Antony and Cleopatra By William Shakespeare Act III: Scene 11

ACT III. SCENE XI. Alexandria. A Room in the Palace.

[Enter ANTONY and attendants.]

Hark! the land bids me tread no more upon't; —
It is asham'd to bear me. — Friends, come hither:
I am so lated in the world that I
Have lost my way for ever: — I have a ship
Laden with gold; take that; divide it; fly,
And make your peace with Caesar.

Fly! Not we.

I have fled myself, and have instructed cowards
To run and show their shoulders. — Friends, be gone;
I have myself resolv'd upon a course
Which has no need of you; be gone;
My treasure's in the harbour, take it. — O,
I follow'd that I blush to look upon:
My very hairs do mutiny; for the white
Reprove the brown for rashness, and they them
For fear and doting. — Friends, be gone: you shall
Have letters from me to some friends that will
Sweep your way for you. Pray you, look not sad,
Nor make replies of loathness: take the hint
Which my despair proclaims; let that be left
Which leaves itself: to the sea-side straightway:
I will possess you of that ship and treasure.
Leave me, I pray, a little: pray you now: —
Nay, do so; for indeed I have lost command,
Therefore I pray you: — I'll see you by and by.

[Sits down.]

[Enter CLEOPATRA, led by CHARMIAN and IRAS, EROS following.]

Nay, gentle madam, to him! — comfort him.

Do, most dear queen.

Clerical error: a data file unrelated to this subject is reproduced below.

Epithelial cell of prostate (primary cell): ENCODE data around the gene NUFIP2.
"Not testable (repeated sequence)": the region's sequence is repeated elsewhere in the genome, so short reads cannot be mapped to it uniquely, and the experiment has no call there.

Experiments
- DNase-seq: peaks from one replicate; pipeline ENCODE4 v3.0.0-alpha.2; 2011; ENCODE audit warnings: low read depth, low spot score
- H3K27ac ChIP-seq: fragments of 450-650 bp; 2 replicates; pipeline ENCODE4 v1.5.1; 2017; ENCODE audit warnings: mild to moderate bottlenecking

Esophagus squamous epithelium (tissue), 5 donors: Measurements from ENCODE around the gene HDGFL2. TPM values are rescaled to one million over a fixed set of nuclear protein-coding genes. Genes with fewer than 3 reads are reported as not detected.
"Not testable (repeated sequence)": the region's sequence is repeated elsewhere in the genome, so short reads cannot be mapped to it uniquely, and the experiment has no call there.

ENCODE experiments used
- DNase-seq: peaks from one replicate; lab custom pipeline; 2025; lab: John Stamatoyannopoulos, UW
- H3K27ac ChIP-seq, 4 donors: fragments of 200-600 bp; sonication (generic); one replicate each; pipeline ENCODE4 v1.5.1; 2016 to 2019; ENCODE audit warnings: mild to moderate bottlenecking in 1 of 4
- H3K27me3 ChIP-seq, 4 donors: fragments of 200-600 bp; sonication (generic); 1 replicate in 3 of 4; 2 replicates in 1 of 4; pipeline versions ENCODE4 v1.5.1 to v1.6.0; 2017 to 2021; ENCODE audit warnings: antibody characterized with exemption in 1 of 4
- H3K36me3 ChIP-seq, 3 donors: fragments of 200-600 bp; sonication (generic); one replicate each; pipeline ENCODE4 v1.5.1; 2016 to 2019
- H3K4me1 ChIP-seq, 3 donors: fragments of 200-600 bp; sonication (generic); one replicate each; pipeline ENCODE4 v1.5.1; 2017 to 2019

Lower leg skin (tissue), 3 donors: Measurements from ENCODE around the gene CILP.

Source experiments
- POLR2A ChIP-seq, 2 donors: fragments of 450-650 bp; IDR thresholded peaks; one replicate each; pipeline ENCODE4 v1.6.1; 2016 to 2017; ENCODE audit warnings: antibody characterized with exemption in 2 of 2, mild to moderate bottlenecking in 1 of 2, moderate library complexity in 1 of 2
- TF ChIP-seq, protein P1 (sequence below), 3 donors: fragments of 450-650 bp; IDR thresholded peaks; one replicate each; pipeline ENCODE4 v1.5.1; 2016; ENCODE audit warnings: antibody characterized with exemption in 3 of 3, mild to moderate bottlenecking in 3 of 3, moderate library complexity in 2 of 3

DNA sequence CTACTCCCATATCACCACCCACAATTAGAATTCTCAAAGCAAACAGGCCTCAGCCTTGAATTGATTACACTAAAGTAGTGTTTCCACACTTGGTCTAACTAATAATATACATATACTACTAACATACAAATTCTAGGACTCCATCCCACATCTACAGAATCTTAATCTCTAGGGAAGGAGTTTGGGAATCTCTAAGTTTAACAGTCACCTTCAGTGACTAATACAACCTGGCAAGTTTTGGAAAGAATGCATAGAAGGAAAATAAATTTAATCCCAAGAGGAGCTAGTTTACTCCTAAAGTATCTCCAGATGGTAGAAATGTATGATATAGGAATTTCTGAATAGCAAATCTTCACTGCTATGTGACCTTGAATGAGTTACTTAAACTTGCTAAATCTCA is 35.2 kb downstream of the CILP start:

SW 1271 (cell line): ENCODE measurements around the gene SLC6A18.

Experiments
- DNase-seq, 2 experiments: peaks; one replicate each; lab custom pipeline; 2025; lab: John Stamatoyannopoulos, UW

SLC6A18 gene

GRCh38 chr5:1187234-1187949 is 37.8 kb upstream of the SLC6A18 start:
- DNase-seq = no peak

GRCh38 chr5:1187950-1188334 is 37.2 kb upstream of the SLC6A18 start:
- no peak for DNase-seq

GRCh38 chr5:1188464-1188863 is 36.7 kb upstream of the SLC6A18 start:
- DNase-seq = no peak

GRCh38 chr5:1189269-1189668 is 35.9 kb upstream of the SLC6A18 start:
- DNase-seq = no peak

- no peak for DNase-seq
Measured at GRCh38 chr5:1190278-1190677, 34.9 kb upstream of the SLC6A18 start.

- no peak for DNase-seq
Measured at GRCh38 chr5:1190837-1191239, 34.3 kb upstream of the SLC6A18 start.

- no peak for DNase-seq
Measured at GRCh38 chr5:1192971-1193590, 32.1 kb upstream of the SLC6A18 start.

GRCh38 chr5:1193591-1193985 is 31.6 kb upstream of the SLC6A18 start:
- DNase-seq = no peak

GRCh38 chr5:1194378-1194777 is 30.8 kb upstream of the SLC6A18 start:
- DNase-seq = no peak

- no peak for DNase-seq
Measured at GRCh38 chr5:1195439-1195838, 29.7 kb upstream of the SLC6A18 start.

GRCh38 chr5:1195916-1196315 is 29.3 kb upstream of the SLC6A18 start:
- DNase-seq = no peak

Do! why, what else?

Let me sit down. O Juno!

No, no, no, no, no.

See you here, sir?

O, fie, fie, fie!

Madam, —

Madam, O good empress, —

Sir, sir, —

Yes, my lord, yes; — he at Philippi kept
His sword e'en like a dancer; while I struck
The lean and wrinkled Cassius; and 'twas I
That the mad Brutus ended; he alone
Dealt on lieutenantry, and no practice had
In the brave squares of war: yet now — no matter.

Ah, stand by.

The queen, my lord, the queen!

Go to him, madam, speak to him:
He is unqualitied with very shame.

Well then, — sustain me. — O!

Most noble sir, arise; the queen approaches:
Her head's declin'd, and death will seize her, but
Your comfort makes the rescue.

I have offended reputation, —
A most unnoble swerving.

Sir, the queen.

O, whither hast thou led me, Egypt? See
How I convey my shame out of thine eyes
By looking back, what I have left behind
'Stroy'd in dishonour.

O my lord, my lord,
Forgive my fearful sails! I little thought
You would have follow'd.

Egypt, thou knew'st too well
My heart was to thy rudder tied by the strings,
And thou shouldst tow me after: o'er my spirit
Thy full supremacy thou knew'st, and that
Thy beck might from the bidding of the gods
Command me.

O, my pardon!

Now I must
To the young man send humble treaties, dodge
And palter in the shifts of lowness; who
With half the bulk o' the world play'd as I pleas'd,
Making and marring fortunes. You did know
How much you were my conqueror; and that
My sword, made weak by my affection, would
Obey it on all cause.

Pardon, pardon!

Fall not a tear, I say; one of them rates
All that is won and lost: give me a kiss;
Even this repays me. — We sent our schoolmaster;
Is he come back? — Love, I am full of lead. —
Some wine, within there, and our viands! — Fortune knows
We scorn her most when most she offers blows.


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